By a vote of 74–22, the Senate passed S. 1813, known as MAP-21, March 14. The two-year bill provides $109 billion in funding for highway and transit programs and, according to supporters of measure, would save or create nearly 3 million jobs.
“Passage of this is a major step in the enactment of a multi-year highway and transit reauthorization bill that will ensure that counties, cities and states will have access to federal funds to maintain and improve their highways, bridges and bus and rail systems,” said Larry Naake, NACo executive director.
While NACo was concerned about a number of provisions in the bill, two major subjects were priorities. As proposed, the Senate bill eliminated the off-system bridge program as part of the bill’s focus to eliminate or consolidate dozens of programs. The bill also made it possible for the secretary of transportation, under certain circumstances, to decertify Metropolitan Planning Organizations (MPO) between 50,000–200,000 population, subsequently eliminating local officials’ guaranteed role in the planning process. NACo successfully lobbied for amendments to S. 1813 that make it local government friendly.
“NACo’s success in getting these two bipartisan provisions included in the bill makes a real difference for counties,” said Leo Bowman, commissioner, Benton County, Wash. who chairs NACo’s Transportation Steering Committee.
An amendment restoring funding that has been available since 1978 for off-system bridges was offered by Sens. Roy Blunt (R-Mo.) and Robert Casey (D-Pa.) and was adopted during consideration of the bill. The amendment requires states to spend almost $650 million annually rehabilitating and rebuilding some 80,000 deficient bridges that are not on the federal highway system.
Additional language proposed by Sen. Jeanne Shaheen (D-N.H.) and other senators was included in the manager’s amendment to increase the likelihood that MPOs between 50,000–120,000 population would retain their MPO status and not be decertified.
Another amendment that NACo supported, offered by Sens. Ben Cardin (D-Md.) and Thad Cochran (R-Miss.), gives local governments assured access to federal transportation funds for alternative transportation projects rather than leaving total discretion with the state DOTs.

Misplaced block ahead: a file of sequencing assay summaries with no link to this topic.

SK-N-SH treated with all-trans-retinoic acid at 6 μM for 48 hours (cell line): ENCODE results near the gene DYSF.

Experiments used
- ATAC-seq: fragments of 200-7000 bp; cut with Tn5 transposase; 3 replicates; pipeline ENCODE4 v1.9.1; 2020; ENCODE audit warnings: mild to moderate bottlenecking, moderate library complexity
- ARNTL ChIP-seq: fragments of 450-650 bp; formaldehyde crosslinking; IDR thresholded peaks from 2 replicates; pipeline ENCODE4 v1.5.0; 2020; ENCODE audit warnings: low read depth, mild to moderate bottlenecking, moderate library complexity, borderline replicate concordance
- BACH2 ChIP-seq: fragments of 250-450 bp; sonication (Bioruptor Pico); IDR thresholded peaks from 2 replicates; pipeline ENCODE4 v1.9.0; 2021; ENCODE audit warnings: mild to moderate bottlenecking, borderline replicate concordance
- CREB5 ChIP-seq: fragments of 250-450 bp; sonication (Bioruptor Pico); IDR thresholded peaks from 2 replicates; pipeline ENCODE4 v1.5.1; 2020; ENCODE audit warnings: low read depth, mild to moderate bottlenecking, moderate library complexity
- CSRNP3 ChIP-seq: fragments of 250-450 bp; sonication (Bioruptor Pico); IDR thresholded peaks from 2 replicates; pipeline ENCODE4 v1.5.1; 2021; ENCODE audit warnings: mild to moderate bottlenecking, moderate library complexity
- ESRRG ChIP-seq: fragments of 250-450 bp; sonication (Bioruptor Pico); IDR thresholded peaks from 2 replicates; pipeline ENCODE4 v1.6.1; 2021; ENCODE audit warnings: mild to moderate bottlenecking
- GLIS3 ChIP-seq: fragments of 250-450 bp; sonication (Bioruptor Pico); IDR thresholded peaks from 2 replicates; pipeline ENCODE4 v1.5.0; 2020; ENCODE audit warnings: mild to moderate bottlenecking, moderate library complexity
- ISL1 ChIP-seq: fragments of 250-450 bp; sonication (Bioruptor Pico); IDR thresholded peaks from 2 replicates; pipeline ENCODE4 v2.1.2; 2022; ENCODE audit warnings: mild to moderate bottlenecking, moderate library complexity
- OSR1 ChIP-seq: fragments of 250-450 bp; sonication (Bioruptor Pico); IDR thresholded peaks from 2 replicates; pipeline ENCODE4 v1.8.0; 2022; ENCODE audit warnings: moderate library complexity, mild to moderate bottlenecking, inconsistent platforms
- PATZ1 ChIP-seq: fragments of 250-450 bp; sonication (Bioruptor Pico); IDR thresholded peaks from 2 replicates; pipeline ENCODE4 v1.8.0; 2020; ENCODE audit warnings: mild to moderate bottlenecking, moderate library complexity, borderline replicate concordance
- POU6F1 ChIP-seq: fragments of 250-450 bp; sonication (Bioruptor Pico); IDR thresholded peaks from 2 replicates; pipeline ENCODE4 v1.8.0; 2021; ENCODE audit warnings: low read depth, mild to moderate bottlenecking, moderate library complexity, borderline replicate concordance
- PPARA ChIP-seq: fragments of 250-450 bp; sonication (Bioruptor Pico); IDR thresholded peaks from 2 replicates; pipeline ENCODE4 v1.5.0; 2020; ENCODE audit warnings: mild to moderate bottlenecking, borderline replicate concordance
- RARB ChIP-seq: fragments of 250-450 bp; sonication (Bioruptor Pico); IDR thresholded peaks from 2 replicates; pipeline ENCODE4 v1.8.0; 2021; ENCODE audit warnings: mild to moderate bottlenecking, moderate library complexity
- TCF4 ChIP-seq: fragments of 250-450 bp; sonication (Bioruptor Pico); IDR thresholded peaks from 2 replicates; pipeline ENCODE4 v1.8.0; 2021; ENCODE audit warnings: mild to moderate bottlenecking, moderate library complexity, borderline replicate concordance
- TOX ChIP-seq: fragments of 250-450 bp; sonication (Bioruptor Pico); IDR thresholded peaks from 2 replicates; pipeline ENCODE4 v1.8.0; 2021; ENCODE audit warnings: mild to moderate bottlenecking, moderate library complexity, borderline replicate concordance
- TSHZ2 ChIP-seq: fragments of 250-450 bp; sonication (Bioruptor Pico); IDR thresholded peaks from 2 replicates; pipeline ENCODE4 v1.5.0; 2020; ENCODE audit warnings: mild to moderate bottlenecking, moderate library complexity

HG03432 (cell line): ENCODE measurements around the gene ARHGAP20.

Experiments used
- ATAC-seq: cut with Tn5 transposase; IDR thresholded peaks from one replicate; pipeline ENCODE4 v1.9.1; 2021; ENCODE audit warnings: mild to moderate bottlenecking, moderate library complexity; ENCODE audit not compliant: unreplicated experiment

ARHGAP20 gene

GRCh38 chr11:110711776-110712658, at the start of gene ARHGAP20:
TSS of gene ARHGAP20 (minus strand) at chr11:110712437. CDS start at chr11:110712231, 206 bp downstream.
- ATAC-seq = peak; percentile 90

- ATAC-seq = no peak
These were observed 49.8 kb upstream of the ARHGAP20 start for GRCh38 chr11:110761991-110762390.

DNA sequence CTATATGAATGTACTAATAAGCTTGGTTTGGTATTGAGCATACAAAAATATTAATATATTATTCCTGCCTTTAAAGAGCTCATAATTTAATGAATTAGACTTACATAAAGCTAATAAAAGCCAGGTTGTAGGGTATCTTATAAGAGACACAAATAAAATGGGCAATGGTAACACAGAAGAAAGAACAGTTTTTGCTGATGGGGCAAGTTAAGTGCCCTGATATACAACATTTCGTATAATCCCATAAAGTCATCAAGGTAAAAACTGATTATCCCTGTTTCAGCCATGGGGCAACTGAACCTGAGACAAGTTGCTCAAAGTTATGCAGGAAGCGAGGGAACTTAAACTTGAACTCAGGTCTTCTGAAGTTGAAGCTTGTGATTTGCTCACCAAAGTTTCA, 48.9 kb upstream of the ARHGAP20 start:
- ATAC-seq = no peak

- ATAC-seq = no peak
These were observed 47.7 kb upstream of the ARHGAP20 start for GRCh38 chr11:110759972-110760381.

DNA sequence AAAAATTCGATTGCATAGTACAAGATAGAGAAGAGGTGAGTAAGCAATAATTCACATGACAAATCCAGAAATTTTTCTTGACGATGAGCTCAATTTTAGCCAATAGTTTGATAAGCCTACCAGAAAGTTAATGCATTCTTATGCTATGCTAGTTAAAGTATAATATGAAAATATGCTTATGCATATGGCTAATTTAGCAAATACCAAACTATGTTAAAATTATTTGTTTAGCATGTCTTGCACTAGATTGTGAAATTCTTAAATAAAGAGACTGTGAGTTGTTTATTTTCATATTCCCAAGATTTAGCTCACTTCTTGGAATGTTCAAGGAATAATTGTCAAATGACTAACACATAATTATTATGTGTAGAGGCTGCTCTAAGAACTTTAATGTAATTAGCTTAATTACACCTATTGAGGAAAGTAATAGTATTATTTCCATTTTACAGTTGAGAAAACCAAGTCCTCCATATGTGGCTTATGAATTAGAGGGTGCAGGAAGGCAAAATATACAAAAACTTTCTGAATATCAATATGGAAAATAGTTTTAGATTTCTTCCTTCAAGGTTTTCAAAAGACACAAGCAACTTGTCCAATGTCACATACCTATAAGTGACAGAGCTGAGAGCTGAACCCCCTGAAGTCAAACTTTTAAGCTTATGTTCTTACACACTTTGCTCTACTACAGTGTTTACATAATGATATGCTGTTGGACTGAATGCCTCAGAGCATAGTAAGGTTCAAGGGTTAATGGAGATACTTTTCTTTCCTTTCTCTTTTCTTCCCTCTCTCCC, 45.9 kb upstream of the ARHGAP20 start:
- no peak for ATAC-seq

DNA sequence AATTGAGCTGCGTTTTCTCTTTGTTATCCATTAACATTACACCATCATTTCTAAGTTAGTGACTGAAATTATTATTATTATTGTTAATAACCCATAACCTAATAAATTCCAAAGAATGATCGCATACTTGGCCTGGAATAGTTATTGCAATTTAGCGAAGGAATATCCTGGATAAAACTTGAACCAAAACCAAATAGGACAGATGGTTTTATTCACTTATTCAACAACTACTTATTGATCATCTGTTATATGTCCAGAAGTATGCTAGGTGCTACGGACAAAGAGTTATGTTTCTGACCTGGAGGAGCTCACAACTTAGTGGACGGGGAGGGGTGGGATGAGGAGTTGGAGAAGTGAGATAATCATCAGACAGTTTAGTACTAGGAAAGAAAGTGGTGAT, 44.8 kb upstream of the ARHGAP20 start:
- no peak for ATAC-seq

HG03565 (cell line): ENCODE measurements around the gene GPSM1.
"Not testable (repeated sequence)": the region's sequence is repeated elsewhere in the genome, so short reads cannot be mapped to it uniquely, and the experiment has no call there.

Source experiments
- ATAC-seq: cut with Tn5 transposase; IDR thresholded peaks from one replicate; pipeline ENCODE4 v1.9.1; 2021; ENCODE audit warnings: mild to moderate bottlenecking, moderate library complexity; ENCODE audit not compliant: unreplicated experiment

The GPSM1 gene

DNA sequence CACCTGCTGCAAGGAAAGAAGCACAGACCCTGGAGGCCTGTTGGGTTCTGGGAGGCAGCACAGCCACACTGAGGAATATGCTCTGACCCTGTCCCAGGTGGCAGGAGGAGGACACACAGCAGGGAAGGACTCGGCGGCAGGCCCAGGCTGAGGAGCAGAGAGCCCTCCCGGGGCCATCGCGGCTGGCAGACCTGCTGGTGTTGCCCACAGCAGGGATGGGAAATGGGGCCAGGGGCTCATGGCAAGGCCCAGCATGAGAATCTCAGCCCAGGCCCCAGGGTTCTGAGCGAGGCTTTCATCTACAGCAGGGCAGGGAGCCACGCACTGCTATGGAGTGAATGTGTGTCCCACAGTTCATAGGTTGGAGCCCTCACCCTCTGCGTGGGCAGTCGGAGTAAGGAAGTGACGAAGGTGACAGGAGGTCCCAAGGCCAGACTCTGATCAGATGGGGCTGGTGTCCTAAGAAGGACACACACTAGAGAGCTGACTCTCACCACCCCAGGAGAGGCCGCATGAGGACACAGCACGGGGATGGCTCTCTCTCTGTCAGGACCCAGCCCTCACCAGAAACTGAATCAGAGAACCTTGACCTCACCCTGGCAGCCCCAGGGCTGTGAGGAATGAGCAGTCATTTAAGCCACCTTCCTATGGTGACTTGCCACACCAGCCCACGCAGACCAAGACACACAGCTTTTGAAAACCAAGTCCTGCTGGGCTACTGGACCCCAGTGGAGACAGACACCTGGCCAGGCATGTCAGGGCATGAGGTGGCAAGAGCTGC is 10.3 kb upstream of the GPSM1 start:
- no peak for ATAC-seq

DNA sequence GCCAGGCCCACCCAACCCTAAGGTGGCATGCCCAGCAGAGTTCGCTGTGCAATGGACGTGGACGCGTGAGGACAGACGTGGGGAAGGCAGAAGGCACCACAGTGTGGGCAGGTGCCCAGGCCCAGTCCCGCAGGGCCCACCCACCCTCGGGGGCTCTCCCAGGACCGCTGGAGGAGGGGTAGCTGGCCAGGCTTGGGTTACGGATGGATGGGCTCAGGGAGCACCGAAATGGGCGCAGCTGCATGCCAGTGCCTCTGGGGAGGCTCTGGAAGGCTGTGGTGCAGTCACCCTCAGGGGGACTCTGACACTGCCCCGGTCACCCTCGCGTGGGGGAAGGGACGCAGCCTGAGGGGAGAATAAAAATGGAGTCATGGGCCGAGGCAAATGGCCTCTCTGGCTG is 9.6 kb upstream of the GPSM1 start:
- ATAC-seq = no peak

There were a host of other amendments offered though most failed. Topics of the amendments that failed included contraception, turn back or devolving the federal highway program to the states, oil and gas exploration and the Keystone pipeline. Several unrelated amendments passed that NACo supported including providing BP settlement funds to be used for Gulf Coast restoration, reauthorizing a one-year extension of SRS and PILT payments, and a provision boosting transit benefits for commuters putting them on parity with parking benefits (see sidebar for more detail).
Legislative action now moves to the House. Efforts to pass a $260 billion five-year bill failed several weeks ago when the House could not muster enough votes to pass H.R. 7. House leadership is now working to decide whether to rewrite H.R. 7 to make it acceptable to enough Republicans to pass a bill, perhaps by reducing funding or length of the reauthorization, or to pass it by making it a bipartisan bill that could attract support from both parties. Another option under discussion is to simply take up the Senate-passed bill.
In the meantime, both the House and Senate will have to pass a ninth extension when the highway and transit programs expire on March 31. Many of the stakeholders are becoming concerned about missing the construction season. Assuming progress has been made on passing a multi-year bill, that extension is likely to be in the 60–90 day range.
|The transportation bill also included several NACo-supported amendments that affect county governments.